The last goal of the program is to help mentees broaden their understanding of the NSEP service opportunity and types of qualifying services. Mentors provide insight into federal agencies and positions that mentees may not have considered before and share how they fulfilled their service requirement through different avenues. With that being said, we expect mentees to establish reasonable and concrete goals for what they want to accomplish over the six-month program. Additionally, we expect mentees to proactively communicate in a timely manner with their mentor while also being courteous to their mentors time, after all they are volunteering their time.

Shabnam:   You mentioned goals a lot there Tom, but what are some goals that mentees have set in the past?

Jane:          While some mentees have goals in developing their networking skills or practicing interview techniques, some have goals around improving interpersonal communication, or how to polish their job applications, it's a wide range of things and what exactly are Dementors has responsibilities or expectations and all of this.

Shabnam:   And what exactly are the mentors’ responsibilities or expectations in all of this?

Jane:          Well mentors can meet with their mentees either in person or virtually, but like we said, we’re just leaving virtually for the time being, but they will have to dedicate a reasonable amount of time to their mentees. Mentors don't have to provide mentees with contacts of job prospects as part of the program, but they may provide guidance, give advice, or become accountability partners to mentees based on the goals set at the beginning of the program. Mentors may also challenge or push mentees to step outside of their comfort zone to help them meet their professional goals, whether that be networking more, asking for business cards, or even negotiating salaries.

Shabnam:   How does NSEP facilitate these relationships?

Tom:           So, NSEP matches mentees with mentors based off of several things, including career interest, study interests, federal agencies that they're interested in, goals location, etc. It can be really hard to match, and we can't guarantee that mentees will be perfectly matched with a mentor, meeting all of their criteria, but mentor’s availability and skill sets are also a huge factor in matching. We’re also here to answer questions about the program, provide worksheets and resources for the 6-month program for mentors and mentees to work off of as they set their goals and we also send out newsletters and additional resources throughout the 6-month program.

Shabnam:   Thank you Jane and Tom for explaining this so thoroughly. Is there anything else that you would like awardees to know more about the program?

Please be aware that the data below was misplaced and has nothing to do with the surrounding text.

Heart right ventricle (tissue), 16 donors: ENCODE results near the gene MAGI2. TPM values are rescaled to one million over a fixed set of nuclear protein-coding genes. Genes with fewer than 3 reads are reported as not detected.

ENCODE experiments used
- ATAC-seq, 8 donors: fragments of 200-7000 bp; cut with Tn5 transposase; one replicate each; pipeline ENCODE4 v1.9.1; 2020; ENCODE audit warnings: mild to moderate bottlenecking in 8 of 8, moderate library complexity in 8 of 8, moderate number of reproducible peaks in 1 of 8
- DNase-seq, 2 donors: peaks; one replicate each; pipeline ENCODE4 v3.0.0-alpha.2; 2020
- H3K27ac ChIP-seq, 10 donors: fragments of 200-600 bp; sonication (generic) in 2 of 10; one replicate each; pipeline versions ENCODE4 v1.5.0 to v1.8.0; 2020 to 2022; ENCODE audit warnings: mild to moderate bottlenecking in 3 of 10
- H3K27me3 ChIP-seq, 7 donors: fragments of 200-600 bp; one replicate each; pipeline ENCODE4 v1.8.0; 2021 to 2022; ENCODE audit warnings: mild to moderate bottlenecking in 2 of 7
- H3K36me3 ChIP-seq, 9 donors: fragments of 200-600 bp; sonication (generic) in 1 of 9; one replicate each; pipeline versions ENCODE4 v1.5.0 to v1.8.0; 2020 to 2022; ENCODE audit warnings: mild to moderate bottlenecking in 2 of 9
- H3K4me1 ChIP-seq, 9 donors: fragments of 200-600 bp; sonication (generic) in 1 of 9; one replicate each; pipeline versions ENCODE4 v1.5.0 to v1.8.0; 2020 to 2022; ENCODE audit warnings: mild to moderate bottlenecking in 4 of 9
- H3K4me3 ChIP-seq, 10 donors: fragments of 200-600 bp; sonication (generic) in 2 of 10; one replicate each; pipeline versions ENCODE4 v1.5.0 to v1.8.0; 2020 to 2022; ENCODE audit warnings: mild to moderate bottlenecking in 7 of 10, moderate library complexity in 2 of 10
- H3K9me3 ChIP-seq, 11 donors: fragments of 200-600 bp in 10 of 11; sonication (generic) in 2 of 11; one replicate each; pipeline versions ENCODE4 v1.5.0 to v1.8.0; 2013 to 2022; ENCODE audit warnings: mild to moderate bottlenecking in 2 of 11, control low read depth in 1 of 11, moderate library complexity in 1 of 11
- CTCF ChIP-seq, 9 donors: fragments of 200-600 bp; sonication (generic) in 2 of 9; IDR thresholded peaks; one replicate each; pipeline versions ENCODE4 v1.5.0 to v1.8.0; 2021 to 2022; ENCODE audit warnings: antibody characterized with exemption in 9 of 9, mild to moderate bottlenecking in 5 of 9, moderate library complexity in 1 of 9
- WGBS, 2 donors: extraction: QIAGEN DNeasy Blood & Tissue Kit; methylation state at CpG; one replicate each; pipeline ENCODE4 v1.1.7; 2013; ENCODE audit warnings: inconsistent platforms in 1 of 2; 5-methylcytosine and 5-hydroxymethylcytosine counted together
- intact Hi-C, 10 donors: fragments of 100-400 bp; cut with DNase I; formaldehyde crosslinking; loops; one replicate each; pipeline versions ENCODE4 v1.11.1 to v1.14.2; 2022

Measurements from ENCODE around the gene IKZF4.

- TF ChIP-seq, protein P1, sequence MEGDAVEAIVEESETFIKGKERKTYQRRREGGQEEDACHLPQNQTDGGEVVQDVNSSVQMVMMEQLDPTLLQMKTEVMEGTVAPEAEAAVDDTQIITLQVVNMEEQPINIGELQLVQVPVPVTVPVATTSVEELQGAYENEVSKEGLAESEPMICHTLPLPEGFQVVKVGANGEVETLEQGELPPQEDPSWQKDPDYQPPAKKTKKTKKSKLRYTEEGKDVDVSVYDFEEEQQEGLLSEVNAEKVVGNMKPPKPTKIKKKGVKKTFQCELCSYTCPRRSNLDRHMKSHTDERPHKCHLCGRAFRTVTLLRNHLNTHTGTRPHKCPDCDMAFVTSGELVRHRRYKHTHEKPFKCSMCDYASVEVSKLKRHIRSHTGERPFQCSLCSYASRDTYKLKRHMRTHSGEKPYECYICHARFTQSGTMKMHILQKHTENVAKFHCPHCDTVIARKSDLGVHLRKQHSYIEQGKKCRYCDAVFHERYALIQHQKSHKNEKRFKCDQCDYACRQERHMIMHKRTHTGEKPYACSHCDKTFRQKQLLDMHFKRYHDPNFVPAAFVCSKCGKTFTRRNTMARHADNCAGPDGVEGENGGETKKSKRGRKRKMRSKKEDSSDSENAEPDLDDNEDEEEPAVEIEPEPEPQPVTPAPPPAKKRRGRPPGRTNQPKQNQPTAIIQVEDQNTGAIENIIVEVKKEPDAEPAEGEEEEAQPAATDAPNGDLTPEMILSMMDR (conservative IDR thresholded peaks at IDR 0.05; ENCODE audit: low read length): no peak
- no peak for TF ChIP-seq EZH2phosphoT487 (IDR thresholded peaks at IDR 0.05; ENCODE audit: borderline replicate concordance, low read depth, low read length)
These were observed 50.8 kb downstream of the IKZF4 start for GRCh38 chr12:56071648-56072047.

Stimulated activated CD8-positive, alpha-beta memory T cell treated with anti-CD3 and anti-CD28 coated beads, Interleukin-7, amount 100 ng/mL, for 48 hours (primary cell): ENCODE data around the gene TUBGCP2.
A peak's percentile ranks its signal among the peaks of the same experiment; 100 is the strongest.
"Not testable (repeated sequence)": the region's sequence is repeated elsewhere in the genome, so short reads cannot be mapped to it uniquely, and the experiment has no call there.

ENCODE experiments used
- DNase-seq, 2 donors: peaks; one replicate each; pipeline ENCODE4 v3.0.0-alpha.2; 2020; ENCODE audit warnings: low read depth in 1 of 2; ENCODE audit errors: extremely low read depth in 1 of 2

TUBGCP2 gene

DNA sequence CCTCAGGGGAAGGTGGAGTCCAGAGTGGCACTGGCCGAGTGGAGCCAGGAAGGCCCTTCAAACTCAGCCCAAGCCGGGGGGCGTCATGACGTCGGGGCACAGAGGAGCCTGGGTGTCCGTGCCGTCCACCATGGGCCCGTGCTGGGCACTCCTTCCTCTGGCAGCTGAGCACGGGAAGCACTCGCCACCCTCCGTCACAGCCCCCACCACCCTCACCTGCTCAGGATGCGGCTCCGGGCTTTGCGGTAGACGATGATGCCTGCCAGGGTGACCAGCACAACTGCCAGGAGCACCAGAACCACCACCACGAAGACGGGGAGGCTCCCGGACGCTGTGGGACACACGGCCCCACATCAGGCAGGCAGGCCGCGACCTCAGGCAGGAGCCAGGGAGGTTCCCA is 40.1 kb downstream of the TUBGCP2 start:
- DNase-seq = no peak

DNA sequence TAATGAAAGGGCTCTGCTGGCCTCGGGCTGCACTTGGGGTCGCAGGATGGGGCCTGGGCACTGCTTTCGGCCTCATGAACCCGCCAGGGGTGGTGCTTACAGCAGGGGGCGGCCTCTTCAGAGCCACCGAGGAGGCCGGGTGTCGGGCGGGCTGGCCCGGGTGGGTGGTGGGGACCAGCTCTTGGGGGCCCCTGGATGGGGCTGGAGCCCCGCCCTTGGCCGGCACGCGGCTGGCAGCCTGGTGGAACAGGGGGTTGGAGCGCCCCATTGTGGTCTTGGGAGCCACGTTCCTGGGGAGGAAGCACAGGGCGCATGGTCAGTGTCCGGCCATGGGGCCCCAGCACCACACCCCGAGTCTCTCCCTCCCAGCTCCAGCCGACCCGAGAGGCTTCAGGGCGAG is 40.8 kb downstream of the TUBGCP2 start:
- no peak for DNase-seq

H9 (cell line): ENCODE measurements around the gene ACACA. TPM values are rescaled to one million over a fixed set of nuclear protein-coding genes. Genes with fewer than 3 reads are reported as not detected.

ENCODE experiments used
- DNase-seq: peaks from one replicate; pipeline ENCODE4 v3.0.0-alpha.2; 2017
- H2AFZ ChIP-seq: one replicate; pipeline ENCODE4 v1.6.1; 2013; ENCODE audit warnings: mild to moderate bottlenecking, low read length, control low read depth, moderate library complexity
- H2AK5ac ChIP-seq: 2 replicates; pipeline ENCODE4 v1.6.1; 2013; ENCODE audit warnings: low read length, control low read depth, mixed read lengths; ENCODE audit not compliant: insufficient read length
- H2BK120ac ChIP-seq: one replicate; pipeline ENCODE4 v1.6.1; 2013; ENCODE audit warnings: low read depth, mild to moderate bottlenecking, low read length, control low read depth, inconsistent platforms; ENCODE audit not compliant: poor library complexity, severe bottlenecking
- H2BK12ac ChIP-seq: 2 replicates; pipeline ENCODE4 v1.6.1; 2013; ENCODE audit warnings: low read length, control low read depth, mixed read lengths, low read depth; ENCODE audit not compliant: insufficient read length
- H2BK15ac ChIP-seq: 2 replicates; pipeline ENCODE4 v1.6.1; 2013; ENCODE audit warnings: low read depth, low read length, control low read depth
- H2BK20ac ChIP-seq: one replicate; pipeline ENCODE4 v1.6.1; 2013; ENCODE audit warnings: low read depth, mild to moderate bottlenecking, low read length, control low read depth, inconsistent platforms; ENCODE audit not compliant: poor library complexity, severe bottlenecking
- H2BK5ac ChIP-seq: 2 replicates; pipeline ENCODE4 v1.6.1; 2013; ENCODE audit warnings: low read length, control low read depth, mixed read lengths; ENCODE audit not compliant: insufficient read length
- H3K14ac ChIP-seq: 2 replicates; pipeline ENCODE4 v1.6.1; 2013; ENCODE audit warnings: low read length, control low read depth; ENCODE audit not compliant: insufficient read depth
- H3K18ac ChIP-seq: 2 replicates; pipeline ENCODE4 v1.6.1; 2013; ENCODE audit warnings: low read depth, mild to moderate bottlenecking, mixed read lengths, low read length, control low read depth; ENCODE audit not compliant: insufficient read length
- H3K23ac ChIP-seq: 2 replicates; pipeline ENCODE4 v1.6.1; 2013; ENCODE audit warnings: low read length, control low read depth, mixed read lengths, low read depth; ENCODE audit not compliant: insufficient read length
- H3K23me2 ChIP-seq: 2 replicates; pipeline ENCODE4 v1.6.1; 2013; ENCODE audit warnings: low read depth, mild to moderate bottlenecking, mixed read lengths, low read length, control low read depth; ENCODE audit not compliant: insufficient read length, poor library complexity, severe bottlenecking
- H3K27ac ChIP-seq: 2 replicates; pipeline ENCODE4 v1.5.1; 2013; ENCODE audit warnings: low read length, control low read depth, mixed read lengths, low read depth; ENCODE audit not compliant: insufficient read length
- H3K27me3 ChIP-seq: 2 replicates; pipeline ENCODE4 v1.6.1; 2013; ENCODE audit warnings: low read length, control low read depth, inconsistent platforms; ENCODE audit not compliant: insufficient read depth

Tom:           Yes, absolutely. So the real question that you’re all probably asking is what does a participant feel about the program? So actually one mentee from last year said and I quote “I ended up getting two job offers during this period for positions in the DoD so that was great my mentors advice about interviewing was helpful and being able to talk through interviewing was good for my nerves” so if you or any of the other seven to eight million people on this planet that loathe interviews, I think that maybe this is just one way that you can better improve your ability to perform in interviews, and frankly that's reflects on how people feel about the program, which is over all very positively. Mentors have reported similar success with their mentees who have received internships and interviews, conditional offers and some have even received passing grades on the Foreign Service Oral assessment with the help of their mentors.

Shabnam:   It's really refreshing to hear, and you both have been working really hard on the success of this program, so thank you for your effort and thank you for your time. The mentorship application will open again in March 2021, and we look forward to seeing more applications You’ve been listening to the Boren Around the World podcast. If you haven't yet, go to Spotify to subscribe, rate and view this podcast. If you're interested in participating in the podcast, email [email protected] with “Boren Podcast” in your subject line. Thank you for listening!

Have you recently returned from your NSEP funded study and are in search of a mentor for support? Are you an Alumnus who wants to support recent awardees in their professional growth? Look no further!